Like the ERC20 standards, which is a great standard, I am imagining a future where there will be full of erc725 based token/identities. For decentralized identities to be unique, is there some way to adopt and leverage ERC721 for its non-fungible attributes?

Is there a possibility of ERC725 adopting/extending ERC721 non fungibility attribute for truly truly unique decentralized identifier (DIDs)?


ERC721 by itself will not make a difference in creating a truly unique decentralized identifier. The only thing that can make an identity unique is consensus that it is unique. ERC725 is by itself not an identity, but a key management and proxy contract. With the addition of attestations via ERC735 you can build up an identity based on the strength and number of attestations and consensus about what they mean. Different parties may more or less trust the identity to be unique based on the attestations tied to it.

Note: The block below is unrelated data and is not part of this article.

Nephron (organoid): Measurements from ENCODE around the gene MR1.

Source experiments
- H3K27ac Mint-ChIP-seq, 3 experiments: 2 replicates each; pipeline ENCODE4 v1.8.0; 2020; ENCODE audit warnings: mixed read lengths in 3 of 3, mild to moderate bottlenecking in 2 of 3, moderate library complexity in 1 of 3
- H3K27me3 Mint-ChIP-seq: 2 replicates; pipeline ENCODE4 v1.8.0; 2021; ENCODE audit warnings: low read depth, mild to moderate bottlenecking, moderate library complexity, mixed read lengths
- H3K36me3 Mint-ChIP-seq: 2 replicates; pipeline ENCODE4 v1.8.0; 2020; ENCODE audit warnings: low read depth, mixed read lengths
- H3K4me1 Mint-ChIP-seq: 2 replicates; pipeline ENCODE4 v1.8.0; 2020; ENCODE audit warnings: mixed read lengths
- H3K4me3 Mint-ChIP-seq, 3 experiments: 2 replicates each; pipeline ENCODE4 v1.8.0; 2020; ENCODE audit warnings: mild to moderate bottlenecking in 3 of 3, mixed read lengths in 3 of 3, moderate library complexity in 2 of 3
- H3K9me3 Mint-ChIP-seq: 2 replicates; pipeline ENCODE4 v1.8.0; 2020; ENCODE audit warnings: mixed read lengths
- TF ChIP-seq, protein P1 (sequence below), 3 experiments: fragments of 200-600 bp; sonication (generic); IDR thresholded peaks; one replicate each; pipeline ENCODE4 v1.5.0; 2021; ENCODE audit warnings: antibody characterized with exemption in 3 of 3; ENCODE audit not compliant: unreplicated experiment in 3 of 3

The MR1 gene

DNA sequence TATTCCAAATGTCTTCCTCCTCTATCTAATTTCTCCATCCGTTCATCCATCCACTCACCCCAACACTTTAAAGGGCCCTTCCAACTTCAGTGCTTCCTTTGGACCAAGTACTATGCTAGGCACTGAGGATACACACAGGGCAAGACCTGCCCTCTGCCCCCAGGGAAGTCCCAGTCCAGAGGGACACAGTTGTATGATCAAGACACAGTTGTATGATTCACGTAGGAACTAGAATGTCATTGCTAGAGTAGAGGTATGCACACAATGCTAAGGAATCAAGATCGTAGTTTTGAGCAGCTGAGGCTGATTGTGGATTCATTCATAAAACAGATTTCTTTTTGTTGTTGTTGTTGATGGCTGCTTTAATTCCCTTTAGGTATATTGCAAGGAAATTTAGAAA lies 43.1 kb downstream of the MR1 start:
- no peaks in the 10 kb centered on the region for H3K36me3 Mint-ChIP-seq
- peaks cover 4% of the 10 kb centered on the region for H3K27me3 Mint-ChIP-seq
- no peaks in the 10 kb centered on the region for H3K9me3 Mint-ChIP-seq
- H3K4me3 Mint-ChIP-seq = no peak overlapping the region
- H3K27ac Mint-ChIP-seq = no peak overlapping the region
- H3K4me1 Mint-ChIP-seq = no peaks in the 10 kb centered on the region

For example, if your country / state can reliably issue a claim that is tied to your ERC725 address then you could use that to prove you were a unique individual to most people. In order to verify that uniqueness parties that care about it need to verify the claims attached and make a judgement based on the claims. This would apply to ERC721 as well, you would need attestations tied to the ERC721 token for it to act as an identity.

  • Thanks! Specifically, how can consensus with one's identity be achieved through the use of ERC725/ERC735? – Nathan Aw Sep 2 '18 at 12:03
  • Ensuring unique decentralized identities is hard. One way might be through a web of trust, with identities attesting via ERC-735 as to the validity of others uniqueness in a social graph. Face to face validation would be ideal. Without it there is still the possibility of Sybil attacks. This can be mitigated to some extent by requiring bonds or deposits along with the attestation. The bonds might have time delays to reclaim them after invalidating the attestation. This would make it expensive to create Sybils, especially large networks of them. – Doug King Sep 8 '18 at 1:12

Not the answer you're looking for? Browse other questions tagged or ask your own question.